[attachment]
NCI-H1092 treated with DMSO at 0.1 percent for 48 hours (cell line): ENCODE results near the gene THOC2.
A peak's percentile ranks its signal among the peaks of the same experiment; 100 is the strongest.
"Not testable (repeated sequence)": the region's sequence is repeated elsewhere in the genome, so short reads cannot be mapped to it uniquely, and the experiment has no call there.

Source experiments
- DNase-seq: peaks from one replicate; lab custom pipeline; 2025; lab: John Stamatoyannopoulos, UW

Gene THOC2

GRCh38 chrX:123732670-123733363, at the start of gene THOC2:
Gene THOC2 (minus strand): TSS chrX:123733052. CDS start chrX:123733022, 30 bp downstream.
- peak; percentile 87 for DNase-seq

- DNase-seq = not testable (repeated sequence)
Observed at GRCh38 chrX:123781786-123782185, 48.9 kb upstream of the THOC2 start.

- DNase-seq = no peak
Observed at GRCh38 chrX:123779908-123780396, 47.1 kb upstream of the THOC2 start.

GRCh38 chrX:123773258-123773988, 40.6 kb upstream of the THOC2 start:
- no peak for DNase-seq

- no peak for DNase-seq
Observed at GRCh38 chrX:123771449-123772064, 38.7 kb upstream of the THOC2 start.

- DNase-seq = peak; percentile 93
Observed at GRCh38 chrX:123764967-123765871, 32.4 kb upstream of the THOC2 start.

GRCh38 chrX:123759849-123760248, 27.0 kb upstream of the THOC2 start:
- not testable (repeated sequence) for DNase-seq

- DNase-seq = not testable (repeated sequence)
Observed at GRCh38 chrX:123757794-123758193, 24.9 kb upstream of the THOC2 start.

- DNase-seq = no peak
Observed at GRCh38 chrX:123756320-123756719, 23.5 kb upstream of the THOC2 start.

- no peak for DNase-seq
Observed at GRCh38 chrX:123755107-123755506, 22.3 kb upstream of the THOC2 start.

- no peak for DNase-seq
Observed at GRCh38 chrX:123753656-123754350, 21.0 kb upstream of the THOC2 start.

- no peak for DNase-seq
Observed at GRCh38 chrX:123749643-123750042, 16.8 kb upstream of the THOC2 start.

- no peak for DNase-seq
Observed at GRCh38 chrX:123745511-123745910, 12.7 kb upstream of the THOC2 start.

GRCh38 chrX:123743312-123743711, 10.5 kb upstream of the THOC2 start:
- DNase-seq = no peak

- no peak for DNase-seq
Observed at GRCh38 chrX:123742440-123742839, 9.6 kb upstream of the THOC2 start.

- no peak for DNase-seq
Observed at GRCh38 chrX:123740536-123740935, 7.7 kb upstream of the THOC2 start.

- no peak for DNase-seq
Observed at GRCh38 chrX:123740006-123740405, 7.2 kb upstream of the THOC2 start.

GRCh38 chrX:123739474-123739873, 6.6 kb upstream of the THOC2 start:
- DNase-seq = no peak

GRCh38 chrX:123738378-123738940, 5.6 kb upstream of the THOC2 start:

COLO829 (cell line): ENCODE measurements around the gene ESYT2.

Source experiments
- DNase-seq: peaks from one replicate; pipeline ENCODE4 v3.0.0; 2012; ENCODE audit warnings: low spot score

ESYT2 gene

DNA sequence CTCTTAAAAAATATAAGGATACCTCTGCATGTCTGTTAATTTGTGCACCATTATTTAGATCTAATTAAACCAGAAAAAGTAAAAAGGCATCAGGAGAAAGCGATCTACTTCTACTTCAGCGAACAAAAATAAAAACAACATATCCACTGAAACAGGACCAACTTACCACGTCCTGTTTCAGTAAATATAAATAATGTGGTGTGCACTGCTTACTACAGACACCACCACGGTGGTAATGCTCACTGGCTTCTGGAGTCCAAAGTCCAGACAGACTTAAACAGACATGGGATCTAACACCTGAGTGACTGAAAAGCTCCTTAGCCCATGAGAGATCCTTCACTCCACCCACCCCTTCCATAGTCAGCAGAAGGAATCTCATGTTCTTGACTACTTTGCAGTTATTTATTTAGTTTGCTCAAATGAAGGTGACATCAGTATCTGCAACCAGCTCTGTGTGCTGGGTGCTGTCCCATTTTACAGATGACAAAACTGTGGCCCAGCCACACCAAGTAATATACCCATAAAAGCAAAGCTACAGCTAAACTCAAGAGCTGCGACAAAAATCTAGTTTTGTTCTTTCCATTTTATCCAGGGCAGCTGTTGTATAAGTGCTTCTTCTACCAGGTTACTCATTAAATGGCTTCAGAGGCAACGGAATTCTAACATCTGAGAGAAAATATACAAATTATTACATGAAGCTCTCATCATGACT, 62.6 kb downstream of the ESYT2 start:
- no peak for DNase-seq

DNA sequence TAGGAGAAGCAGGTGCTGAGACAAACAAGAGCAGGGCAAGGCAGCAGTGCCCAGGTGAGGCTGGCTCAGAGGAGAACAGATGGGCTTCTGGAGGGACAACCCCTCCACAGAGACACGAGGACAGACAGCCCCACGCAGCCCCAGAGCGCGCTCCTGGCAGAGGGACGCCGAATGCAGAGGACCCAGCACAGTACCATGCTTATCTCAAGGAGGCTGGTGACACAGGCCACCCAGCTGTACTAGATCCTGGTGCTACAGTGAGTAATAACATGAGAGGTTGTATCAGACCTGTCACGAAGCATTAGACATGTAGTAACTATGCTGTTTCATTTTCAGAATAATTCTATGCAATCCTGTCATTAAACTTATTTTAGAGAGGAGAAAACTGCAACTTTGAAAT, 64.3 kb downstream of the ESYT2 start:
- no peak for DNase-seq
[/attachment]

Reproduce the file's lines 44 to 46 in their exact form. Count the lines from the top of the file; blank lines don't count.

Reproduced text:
GRCh38 chrX:123738378-123738940, 5.6 kb upstream of the THOC2 start:

COLO829 (cell line): ENCODE measurements around the gene ESYT2.

Source experiments